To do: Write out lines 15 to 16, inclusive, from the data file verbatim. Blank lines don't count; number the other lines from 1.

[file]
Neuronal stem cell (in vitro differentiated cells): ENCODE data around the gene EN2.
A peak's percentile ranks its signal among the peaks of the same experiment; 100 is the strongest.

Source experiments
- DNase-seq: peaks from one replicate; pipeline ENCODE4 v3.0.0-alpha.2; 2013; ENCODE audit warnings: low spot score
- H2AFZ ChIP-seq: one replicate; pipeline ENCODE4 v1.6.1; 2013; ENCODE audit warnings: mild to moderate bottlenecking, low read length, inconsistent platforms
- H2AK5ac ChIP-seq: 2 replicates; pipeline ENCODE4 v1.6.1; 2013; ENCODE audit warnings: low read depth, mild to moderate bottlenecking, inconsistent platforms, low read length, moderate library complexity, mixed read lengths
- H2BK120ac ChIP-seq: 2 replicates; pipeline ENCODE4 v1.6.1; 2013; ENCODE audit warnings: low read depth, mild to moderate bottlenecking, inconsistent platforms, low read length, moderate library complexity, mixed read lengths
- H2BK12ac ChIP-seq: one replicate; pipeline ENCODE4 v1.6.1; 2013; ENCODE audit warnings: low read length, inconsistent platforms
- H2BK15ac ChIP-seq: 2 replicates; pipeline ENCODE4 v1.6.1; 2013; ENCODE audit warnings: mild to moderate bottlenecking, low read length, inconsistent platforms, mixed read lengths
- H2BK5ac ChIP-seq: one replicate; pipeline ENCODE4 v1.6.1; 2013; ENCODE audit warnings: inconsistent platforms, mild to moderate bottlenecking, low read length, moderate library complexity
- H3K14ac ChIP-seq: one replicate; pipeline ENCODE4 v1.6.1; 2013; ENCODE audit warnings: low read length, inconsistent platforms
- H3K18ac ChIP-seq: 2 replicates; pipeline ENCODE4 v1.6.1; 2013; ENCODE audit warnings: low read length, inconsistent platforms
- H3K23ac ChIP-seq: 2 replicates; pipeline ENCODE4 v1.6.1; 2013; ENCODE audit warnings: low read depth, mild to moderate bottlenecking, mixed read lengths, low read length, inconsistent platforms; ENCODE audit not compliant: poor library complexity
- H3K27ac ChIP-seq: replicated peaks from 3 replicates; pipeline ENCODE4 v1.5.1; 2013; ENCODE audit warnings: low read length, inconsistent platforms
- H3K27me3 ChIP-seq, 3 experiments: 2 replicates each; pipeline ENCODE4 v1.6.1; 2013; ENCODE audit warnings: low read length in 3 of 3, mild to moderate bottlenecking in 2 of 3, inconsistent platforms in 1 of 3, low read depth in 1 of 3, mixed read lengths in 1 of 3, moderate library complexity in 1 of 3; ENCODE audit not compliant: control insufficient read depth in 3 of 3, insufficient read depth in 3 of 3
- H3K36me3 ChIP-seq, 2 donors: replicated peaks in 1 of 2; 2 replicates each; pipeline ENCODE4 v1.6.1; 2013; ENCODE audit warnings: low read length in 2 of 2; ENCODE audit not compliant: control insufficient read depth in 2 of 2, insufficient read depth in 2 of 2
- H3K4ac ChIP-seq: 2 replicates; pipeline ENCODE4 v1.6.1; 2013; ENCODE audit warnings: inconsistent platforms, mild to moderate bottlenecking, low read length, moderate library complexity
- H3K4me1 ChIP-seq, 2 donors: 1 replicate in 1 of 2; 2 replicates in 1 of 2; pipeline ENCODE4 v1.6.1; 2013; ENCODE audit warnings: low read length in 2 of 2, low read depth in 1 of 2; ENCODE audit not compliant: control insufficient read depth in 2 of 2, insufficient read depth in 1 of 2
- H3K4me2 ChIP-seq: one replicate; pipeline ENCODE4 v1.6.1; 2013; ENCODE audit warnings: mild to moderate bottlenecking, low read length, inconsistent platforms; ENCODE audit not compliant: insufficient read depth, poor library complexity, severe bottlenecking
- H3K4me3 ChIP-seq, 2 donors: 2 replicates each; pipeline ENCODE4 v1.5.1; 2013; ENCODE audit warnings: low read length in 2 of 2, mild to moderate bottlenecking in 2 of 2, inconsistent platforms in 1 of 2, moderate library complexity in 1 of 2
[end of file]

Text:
- H3K27me3 ChIP-seq, 3 experiments: 2 replicates each; pipeline ENCODE4 v1.6.1; 2013; ENCODE audit warnings: low read length in 3 of 3, mild to moderate bottlenecking in 2 of 3, inconsistent platforms in 1 of 3, low read depth in 1 of 3, mixed read lengths in 1 of 3, moderate library complexity in 1 of 3; ENCODE audit not compliant: control insufficient read depth in 3 of 3, insufficient read depth in 3 of 3
- H3K36me3 ChIP-seq, 2 donors: replicated peaks in 1 of 2; 2 replicates each; pipeline ENCODE4 v1.6.1; 2013; ENCODE audit warnings: low read length in 2 of 2; ENCODE audit not compliant: control insufficient read depth in 2 of 2, insufficient read depth in 2 of 2